If your research involves statistical hypothesis testing, you will also have to write a null hypothesis. The null hypothesis is the default position that there is no association between the variables. The null hypothesis is written as H0, while the alternative hypothesis is H1 or Ha.

This does not mean that you should build the entire service or program! No - this means that with the help of designers, developers, and other specialists you need to create at least one page (or screen) which can show all the information you would want to give your customers. You can show it using pictures, videos, or just text - but you should provide some examples that will let people imagine what your product is like. This page doesn't need to be interactive.

You need to record the test and write down everything that people say about the page. This way you'll be able to figure out what they like and dislike, whether they think it's easy or difficult to use, and what information they would like to see in this presentation (and whatnot).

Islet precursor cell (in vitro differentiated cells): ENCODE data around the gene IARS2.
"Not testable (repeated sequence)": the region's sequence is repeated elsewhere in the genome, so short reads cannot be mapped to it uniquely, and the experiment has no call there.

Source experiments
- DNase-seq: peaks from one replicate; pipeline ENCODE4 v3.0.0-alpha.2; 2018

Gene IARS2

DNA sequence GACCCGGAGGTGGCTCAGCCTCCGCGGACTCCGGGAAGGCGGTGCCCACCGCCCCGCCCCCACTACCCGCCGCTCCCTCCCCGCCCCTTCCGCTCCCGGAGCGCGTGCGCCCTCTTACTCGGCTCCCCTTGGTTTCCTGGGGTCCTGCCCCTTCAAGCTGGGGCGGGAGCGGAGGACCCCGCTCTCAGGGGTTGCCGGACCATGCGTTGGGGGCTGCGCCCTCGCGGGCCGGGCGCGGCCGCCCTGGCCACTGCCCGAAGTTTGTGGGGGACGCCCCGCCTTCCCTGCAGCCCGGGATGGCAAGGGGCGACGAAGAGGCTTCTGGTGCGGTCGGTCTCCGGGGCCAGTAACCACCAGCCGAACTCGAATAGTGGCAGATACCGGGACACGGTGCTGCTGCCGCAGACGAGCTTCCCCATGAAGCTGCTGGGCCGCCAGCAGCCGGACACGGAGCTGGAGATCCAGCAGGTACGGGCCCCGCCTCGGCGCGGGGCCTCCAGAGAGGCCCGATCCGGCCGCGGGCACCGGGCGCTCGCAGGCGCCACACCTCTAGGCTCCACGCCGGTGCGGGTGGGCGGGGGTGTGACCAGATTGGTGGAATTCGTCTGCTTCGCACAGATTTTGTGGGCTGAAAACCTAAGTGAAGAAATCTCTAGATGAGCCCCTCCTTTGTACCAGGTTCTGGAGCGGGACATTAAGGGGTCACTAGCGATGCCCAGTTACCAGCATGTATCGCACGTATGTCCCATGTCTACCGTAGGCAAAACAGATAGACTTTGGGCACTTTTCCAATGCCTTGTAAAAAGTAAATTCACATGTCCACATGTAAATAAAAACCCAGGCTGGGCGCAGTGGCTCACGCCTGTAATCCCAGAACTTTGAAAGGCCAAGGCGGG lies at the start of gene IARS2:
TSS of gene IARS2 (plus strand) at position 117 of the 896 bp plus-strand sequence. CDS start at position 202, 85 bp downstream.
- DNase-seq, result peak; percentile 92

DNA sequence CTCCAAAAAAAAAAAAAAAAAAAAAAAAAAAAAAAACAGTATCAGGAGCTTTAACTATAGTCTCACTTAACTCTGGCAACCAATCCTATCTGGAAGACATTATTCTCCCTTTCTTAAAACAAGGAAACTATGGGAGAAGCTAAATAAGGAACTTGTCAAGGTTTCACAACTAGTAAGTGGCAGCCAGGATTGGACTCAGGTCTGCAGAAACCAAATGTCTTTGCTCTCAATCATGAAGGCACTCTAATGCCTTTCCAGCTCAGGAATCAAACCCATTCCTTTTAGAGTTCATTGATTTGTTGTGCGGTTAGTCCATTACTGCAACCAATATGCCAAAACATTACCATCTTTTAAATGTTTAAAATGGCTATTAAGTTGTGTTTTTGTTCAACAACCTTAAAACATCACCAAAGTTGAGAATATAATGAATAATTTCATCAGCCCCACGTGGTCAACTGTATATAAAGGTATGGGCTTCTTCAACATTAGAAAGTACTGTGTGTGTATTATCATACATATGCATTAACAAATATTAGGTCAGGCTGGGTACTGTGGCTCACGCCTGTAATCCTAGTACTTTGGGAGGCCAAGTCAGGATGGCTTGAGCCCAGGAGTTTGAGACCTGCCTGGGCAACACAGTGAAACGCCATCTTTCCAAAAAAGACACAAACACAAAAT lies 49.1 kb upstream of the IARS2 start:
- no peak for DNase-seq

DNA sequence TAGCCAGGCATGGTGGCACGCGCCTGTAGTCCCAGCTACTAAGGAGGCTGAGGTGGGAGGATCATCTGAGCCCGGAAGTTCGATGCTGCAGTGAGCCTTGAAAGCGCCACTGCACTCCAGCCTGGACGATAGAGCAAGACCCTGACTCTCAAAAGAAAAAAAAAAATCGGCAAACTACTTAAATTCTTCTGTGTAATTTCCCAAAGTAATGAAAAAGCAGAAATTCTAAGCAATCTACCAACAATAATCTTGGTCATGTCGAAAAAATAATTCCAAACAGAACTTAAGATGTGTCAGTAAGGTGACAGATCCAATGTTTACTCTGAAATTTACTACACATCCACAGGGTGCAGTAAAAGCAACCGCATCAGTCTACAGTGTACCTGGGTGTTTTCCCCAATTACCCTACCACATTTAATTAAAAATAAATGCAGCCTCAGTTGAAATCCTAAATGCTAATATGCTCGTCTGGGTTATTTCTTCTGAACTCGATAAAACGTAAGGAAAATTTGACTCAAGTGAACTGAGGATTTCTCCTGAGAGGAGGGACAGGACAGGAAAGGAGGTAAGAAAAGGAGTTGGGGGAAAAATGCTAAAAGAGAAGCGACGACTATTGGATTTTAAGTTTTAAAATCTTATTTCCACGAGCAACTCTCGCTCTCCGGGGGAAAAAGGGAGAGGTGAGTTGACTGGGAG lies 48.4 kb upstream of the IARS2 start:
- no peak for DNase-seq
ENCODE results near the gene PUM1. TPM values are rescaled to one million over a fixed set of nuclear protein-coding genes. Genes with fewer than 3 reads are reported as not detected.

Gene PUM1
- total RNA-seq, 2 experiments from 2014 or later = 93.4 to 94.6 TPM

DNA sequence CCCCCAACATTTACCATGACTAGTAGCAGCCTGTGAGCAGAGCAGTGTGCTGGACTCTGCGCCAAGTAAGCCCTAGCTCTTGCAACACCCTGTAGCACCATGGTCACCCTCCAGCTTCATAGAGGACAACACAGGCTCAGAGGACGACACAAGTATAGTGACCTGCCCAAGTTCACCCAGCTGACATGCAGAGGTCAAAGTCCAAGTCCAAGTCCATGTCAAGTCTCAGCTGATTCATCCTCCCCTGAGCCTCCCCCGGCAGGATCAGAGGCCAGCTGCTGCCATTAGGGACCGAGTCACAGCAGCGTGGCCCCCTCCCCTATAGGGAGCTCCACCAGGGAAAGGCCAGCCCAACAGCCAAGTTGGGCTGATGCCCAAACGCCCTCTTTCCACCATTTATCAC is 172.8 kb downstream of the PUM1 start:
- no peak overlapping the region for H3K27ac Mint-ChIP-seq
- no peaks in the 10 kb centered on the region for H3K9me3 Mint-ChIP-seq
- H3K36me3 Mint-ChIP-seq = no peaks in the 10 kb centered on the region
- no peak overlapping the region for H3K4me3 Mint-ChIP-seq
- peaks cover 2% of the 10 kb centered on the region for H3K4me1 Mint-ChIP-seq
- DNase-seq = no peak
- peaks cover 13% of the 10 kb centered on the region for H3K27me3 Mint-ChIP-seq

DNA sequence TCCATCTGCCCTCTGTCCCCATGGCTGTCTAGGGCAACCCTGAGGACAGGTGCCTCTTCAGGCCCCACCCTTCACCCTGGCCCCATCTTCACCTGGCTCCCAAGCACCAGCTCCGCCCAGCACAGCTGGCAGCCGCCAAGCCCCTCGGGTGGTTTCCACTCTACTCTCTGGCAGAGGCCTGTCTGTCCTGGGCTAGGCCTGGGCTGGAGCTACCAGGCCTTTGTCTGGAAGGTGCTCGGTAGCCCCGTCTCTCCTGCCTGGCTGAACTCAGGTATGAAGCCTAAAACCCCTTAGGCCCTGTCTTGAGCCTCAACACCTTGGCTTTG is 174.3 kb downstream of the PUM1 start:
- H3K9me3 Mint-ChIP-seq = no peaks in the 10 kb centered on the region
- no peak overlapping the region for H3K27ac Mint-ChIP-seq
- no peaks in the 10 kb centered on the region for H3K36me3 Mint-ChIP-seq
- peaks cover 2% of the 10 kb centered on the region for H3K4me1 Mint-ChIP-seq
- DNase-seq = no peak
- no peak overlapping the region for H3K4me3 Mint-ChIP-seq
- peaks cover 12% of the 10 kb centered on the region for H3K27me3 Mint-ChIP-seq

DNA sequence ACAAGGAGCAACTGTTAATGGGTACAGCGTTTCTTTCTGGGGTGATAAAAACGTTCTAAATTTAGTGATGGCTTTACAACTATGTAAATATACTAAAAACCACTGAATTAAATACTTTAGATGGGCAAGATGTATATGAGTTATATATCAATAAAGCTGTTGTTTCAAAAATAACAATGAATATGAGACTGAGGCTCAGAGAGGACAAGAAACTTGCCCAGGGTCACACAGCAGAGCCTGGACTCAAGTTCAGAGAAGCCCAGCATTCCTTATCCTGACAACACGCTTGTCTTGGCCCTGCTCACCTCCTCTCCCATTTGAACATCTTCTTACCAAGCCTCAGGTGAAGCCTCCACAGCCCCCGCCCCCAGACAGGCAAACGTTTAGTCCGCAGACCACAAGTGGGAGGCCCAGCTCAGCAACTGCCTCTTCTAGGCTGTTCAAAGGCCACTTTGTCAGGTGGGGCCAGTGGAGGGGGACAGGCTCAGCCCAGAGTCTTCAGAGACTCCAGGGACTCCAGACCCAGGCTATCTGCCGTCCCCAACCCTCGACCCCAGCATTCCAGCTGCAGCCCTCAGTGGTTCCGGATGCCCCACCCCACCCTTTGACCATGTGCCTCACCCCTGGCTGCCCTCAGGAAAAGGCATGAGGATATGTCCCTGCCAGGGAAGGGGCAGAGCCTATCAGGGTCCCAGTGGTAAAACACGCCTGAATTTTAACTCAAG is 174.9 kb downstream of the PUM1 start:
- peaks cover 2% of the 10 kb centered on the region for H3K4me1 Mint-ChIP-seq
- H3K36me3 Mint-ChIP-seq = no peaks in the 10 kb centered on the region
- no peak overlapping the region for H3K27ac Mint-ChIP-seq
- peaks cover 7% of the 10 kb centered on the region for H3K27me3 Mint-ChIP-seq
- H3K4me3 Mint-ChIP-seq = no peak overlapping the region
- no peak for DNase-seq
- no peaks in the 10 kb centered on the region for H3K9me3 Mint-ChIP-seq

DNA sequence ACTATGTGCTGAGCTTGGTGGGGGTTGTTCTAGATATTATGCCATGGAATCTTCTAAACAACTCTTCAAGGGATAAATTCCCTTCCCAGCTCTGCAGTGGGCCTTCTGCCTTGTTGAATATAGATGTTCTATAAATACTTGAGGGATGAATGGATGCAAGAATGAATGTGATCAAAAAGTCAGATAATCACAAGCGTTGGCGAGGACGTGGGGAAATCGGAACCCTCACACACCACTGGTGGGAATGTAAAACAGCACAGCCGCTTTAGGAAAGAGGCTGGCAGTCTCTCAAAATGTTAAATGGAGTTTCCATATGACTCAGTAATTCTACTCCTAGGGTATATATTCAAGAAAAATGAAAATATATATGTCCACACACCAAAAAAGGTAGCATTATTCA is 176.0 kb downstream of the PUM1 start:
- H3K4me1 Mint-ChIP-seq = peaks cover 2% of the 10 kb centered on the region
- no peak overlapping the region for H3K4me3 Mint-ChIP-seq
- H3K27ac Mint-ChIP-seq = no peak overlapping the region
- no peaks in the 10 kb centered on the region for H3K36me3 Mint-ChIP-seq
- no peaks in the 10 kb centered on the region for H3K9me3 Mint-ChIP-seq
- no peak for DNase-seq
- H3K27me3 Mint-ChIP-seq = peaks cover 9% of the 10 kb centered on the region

After that, you need to analyze all of this data. And don't forget the most important thing - your solution needs to solve the problem of your potential customers! If it doesn't, then you need to go back to the drawing board.

It may seem that this is a long and complicated process, but don't worry - we'll tell you more about how you can do it yourself in one of our future posts!

In the meantime, if you have any questions or ideas - get in touch with us on Facebook, Twitter, or LinkedIn!

The beginning is the best time to validate them